HTLV-1 is primarily found in the CD4 + CD25+ T cell subset (Tregs), the cells that are responsible for peripheral immune tolerance and which are known to be dysfunctional in HAM/TSP. However, due to the inherent inflammatory component of HAM/TSP, markers normally used to characterize T regs, such as CD25, FoxP3, and CTLA4 are problematic in differentiating Tregs. Recent evidence has shown that FoxP3 expression and function is determined epigenetically, specifically through DNA methylation in the Treg-specific methylation region (TSDR). Anderson analyzed the methylation status of specific CpGs in the TSDR in PBMCs, CD4+ T cells, and CD4 + CD25+ T cells from normal healthy donors (NDs) and HAM/TSP patients [130]. Decreased demethylation in PBMCs and CD4 + CD25+ T cells from HAM/TSP patients as compared to NDs was demonstrated despite the increased CD4 + CD25+ frequency in HAM/TSP. Further, decreased TSDR demethylation correlated with decreased functional suppression in Treg cells of HAM/TSP patients.

Similar to other infectious diseases, a large number of HTLV-1-infected individuals remain carriers, suggesting that effective immunologic responses able to control viral proliferation can be developed. CD8+ T cells play a pivotal role in both protection and pathology associated to HTLV-1. It is known that the killing immunoglobulin-like receptor (KIR) genotype influences CTL efficiency by affecting HLA class I-mediated HTLV-1 immunity. The observation that, after PBMC stimulation with TAX peptides, the frequency of KIR2 DL2+ CD8+ T cells is higher in HTLV-1 carriers than in patients with HAM/TSP suggests a potential role of these cells in the control of the virus (Twigger et al.) [131]. HTLV-1-infected T cells can also be killed by ADCC with a rat monoclonal antibody against HTLV-1 envelope GP46 or a human polyclonal IgG purified from serum of HAM/TSP patients (Tanaka et al.) [132]. A vaccine able to induce or boost anti-GP46 antibody responses may have a potential for protection and therapy against HTLV-1.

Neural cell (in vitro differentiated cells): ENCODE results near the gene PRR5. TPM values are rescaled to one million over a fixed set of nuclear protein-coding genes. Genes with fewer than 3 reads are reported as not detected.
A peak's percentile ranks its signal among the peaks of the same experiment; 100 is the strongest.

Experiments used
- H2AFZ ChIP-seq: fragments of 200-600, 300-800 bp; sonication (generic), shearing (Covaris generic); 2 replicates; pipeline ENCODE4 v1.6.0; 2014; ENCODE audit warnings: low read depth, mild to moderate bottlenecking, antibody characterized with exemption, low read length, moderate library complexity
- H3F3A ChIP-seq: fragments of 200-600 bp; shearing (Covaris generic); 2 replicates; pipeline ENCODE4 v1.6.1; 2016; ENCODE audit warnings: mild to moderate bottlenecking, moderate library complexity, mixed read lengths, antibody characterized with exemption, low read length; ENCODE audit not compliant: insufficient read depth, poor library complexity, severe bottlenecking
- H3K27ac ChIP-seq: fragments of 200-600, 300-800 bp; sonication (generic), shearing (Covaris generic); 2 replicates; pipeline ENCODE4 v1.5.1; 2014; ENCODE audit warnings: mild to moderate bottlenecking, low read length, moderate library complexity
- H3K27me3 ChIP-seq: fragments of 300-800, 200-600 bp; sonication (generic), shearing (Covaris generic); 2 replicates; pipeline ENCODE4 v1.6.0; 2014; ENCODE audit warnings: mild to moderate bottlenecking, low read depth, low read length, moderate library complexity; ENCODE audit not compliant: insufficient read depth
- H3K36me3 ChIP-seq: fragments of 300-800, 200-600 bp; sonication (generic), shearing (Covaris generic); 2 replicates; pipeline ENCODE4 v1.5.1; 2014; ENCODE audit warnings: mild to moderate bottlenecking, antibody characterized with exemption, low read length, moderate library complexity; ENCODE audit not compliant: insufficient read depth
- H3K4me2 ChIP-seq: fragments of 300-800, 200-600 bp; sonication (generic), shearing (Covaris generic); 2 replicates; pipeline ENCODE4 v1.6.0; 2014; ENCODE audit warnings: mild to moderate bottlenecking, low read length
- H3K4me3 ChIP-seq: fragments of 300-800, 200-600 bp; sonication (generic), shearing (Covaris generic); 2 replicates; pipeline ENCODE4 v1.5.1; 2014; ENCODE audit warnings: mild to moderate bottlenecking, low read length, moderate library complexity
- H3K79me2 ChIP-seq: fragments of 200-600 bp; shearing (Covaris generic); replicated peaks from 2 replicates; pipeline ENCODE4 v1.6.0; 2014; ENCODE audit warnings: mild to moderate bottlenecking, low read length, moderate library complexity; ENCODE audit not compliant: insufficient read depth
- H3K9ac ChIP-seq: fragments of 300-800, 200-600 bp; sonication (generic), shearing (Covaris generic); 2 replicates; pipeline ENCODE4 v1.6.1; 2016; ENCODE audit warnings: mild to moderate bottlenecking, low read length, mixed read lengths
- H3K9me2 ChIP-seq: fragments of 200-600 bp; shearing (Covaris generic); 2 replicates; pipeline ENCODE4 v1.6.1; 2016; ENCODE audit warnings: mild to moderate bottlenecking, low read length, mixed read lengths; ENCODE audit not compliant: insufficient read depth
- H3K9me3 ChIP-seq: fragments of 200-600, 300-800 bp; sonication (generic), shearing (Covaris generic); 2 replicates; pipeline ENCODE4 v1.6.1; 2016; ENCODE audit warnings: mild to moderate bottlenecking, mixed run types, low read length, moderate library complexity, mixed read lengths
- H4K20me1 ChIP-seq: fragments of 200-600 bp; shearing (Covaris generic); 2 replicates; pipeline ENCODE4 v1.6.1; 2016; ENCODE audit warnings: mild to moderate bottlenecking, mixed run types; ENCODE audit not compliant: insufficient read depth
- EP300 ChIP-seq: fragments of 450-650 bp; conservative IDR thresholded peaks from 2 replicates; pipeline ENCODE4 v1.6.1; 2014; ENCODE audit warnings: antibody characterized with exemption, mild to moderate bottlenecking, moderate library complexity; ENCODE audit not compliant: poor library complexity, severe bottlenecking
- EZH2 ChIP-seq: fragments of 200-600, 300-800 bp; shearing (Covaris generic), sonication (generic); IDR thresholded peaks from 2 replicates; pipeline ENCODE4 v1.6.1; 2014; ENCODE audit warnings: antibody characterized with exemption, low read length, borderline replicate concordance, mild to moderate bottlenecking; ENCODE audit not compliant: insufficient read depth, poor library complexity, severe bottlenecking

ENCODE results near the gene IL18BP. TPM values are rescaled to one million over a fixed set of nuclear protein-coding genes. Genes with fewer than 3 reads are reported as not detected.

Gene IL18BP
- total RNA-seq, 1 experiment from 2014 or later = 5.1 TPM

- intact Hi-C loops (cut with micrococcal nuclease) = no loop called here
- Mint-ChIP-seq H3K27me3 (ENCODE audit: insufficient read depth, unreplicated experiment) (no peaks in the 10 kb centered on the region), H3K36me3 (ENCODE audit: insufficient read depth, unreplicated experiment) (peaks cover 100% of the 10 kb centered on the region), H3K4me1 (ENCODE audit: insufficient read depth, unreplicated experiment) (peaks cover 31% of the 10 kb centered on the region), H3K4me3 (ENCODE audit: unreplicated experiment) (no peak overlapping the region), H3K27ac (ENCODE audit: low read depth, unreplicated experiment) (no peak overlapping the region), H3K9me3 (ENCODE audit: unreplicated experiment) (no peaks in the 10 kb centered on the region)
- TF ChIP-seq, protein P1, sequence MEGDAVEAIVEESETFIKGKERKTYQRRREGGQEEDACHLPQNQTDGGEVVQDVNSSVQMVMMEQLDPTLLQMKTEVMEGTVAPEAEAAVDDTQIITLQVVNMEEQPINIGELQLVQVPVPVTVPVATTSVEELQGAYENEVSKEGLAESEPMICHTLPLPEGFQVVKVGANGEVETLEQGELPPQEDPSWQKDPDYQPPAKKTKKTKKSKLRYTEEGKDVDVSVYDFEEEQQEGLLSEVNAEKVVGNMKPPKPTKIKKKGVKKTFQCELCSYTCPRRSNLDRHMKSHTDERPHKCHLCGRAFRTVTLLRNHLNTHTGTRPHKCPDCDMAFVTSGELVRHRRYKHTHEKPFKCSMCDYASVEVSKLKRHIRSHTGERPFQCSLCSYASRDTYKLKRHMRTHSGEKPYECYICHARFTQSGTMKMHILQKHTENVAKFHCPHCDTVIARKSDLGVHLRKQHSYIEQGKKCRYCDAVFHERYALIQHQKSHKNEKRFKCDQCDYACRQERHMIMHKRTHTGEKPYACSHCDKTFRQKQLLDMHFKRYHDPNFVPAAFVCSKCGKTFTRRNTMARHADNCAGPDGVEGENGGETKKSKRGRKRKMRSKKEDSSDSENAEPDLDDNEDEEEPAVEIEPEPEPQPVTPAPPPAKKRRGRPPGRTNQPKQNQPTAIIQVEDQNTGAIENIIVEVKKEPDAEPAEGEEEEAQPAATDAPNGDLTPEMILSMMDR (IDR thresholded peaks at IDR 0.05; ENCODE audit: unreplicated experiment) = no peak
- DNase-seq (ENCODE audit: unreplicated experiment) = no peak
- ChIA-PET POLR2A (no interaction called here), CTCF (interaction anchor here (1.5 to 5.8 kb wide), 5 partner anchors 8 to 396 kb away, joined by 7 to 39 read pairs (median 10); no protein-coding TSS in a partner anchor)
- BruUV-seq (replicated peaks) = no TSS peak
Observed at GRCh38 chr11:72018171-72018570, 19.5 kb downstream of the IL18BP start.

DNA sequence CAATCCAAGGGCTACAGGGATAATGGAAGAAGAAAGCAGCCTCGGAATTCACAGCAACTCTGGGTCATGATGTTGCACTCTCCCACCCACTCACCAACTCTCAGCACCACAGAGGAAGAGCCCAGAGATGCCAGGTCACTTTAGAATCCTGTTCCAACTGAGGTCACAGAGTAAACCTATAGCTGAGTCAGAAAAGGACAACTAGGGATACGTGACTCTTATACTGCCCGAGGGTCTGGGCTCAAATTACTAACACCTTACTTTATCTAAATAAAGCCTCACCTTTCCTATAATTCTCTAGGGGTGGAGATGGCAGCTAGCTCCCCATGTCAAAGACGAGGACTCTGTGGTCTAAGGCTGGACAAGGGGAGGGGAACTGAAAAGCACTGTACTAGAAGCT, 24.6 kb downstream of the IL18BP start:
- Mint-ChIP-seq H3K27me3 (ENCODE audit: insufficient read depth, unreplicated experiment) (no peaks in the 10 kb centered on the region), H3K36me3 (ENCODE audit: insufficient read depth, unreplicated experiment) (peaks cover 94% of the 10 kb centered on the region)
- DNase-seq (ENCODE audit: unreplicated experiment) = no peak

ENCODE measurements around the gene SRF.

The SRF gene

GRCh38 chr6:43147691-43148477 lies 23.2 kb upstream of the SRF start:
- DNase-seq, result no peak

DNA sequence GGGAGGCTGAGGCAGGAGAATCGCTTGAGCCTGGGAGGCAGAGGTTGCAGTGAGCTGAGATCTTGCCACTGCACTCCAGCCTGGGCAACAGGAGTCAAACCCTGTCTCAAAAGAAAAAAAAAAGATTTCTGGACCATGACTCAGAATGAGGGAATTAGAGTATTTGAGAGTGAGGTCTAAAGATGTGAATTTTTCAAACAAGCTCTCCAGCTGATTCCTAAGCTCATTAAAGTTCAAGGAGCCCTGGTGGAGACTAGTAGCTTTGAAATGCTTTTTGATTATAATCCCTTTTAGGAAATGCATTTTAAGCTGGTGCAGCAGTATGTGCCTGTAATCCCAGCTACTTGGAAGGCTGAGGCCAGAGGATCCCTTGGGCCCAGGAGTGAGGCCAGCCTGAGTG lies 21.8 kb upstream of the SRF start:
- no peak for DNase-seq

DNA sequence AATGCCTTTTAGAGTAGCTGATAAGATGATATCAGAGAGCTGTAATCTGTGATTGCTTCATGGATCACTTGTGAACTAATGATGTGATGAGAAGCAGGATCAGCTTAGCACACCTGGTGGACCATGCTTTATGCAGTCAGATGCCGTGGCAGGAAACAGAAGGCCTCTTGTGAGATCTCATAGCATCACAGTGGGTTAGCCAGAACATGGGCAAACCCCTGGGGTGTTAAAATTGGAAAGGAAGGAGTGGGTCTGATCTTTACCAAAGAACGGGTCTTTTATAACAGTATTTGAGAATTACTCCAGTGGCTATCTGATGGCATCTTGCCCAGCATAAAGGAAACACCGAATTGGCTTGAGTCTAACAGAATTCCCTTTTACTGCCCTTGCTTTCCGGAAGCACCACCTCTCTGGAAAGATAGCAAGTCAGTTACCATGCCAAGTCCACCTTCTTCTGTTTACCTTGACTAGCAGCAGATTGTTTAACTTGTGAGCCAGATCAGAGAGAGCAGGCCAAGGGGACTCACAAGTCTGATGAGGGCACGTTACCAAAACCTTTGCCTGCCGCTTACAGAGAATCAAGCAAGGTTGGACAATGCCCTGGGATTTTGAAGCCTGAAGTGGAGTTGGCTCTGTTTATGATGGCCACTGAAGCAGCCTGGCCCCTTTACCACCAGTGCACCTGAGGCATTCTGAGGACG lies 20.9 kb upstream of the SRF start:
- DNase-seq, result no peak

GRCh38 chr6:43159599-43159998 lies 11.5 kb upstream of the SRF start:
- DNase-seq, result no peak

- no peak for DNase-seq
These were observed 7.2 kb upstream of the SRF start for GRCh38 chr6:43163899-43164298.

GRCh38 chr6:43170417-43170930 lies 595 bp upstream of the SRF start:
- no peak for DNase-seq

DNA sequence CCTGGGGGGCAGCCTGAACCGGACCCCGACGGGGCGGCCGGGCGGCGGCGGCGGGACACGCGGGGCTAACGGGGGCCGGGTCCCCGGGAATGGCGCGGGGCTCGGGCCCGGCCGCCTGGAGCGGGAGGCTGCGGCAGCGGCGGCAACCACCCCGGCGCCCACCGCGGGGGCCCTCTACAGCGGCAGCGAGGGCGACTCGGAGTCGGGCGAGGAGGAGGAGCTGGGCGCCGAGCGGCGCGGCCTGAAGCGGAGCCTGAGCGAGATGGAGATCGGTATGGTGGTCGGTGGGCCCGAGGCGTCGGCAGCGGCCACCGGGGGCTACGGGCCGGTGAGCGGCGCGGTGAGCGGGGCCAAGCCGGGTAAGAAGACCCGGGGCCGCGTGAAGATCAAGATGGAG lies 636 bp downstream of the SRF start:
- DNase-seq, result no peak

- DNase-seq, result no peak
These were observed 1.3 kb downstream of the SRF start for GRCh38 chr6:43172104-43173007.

Despite advances in the knowledge on the immunopathogenesis of HTLV-1 infection, the mechanisms of cellular migration to the central nervous system (CNS) and the maintenance of the inflammatory process in patients with HAM/TSP is not completely understood. HAM/TSP patients have high levels of CXCL10 in the CSF as well as a large number of cells in the CSF expressing CXCL10-binding receptor CXCR3. As CXCL10 is produced by astrocytes upon stimulation of IFN-γ, this feedback loop via astrocytes producing CXCL10 and attracting CXCR3-positive cells is likely critical for maintenance of chronic inflammatory response in HAM/TSP (Sato et al.) [133]. In another study by Enose-Akahata et al., the B cell-attracting chemokine-1, CXCL13, was found to be increased in CSF of HAM/TSP patients, an increase which correlated with higher HTLV-1-specific antibody responses in CSF and a concomitant decrease of plasma blasts in peripheral blood [134]. Such CSF-associated humoral response could be associated to HAM/TSP progression.